"Communicate Real Meaning", Rex Tells Politicians
Rex Murphy is concerned about the lack of serious thought in the pronouncements of Canadian politicians. Rhodes Scholar Murphy, whose commentary on current events on CBC's "The National" reveals deep insight into issues affecting Canadians, can certainly recognize serious thought, or the lack thereof, when he sees it.
According to Murphy, politics has turned into a vehicle "for the satisfaction of personal intent." He gave the example of a Newfoundland Cabinet Minister, a fisherman, who wanted the Forestry portfolio because it came equipped with fishing cabins. It is this attitude that "drains all the thought out" of politics, said Murphy.
To rapt attention and thunderous applause, Murphy told the September meeting that politics is no longer about the clash of ideas, having been replaced by the calculation of a message that politicians think will match the mood of the moment. Instead of thinking about what they want to do for their country, and crafting communication to eloquently communicate that vision and those values, today's politicians are more interested in the devices of communication than in the message itself. "We have information, but we rarely have meaning," expanded Murphy.
The public has been led to believe that politicians need writers, communication directors and executive assistants because they are "too busy" to craft their own communications messages. This is simply not true, said Murphy. Lincoln was busy with the Civil War when he wrote the Gettysburg address. Churchill, as well, crafted his most eloquent and stirring communications in wartime. Their words, unlike those of today's politicians, "went to heart," said Murphy.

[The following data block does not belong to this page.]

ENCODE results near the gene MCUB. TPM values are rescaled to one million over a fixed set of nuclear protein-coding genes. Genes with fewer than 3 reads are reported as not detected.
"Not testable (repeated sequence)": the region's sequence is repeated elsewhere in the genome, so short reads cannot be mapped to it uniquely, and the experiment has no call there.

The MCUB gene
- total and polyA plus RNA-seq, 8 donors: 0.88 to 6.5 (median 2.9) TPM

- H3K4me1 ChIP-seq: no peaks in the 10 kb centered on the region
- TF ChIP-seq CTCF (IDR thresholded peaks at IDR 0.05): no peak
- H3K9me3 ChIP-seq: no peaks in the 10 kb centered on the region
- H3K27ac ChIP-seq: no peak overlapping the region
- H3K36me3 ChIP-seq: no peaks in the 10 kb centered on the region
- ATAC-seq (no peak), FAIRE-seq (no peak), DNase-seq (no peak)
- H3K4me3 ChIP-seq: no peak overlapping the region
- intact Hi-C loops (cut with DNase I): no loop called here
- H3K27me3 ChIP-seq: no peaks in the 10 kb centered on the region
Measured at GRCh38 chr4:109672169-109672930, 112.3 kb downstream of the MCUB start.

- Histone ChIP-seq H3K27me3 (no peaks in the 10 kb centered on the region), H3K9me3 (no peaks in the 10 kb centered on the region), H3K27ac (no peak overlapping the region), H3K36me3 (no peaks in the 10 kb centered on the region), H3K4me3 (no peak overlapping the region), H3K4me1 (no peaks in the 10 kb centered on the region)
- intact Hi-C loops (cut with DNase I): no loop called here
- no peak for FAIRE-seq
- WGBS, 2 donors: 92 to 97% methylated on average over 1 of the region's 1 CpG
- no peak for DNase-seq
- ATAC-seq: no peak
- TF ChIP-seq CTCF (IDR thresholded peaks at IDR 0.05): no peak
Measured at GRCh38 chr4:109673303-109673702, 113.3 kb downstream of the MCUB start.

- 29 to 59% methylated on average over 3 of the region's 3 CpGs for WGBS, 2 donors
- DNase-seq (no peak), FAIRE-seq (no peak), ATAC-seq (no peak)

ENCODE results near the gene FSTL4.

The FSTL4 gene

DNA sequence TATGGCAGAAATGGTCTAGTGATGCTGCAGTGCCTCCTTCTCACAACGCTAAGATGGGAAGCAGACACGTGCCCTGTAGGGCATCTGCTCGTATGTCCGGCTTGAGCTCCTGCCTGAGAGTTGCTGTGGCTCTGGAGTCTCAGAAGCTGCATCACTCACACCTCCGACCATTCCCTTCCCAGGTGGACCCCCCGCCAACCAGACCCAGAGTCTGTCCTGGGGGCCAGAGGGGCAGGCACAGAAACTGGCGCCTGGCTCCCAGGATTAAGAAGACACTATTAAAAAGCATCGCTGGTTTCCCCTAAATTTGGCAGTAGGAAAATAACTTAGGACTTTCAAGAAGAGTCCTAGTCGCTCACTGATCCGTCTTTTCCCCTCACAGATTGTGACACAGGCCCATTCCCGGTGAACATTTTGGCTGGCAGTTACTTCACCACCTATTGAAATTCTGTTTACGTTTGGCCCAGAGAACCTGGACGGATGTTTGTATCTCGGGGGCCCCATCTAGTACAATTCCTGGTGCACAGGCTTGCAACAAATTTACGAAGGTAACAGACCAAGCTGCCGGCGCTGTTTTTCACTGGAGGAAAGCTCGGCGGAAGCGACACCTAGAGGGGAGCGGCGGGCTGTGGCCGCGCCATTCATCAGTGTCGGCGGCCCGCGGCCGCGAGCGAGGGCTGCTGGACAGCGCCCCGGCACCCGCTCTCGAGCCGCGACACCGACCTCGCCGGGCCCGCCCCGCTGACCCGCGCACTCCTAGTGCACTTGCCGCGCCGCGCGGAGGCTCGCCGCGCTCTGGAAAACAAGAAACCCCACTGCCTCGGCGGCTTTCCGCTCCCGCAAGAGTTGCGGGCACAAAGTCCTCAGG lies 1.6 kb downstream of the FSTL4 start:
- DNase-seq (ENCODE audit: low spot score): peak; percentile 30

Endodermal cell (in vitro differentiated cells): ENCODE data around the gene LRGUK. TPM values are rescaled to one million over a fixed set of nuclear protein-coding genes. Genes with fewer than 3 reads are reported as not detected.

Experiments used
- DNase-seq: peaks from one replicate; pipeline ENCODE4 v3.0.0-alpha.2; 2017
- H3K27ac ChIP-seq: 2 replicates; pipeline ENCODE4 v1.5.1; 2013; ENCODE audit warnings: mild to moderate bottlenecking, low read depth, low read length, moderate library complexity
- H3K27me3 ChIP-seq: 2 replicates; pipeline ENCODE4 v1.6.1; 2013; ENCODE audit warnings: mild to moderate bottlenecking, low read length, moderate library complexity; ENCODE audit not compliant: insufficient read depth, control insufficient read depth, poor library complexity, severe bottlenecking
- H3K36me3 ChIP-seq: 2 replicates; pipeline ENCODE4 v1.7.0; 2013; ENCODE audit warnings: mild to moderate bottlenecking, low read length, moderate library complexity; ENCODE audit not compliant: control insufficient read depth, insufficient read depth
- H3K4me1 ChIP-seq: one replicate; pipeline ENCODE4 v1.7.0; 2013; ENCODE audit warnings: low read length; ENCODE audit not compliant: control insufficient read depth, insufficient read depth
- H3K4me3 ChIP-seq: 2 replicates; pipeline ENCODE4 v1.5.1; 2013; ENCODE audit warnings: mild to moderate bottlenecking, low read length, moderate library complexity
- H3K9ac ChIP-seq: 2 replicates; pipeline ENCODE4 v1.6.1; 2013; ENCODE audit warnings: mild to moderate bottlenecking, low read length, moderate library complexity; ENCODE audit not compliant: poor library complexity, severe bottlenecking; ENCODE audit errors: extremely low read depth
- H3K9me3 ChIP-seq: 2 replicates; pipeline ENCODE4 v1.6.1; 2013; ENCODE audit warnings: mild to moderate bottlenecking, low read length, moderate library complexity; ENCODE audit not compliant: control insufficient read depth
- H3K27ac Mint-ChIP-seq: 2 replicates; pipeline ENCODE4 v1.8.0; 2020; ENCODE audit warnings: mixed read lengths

Murphy talked about how the terrorist attacks of Sept 11, 2001 made us realize that "what we truly value is what is most common and most attainable," the company of our family and friends. He talked about how our governmental institutions have been built up over long periods of time as the manifestation of our values and how they needed to return to communicating real meaning about what it was they did. "We have to re-iterate the value of what has been built," he said, "and if it's failing, the essential relationship between those who are governed and those who are governing is gone."
By Jadzia Jagiellowicz, President of The Medanalyses Group Inc. providing medical writing and market analysis services to the pharmaceutical, medical and healthcare industries.
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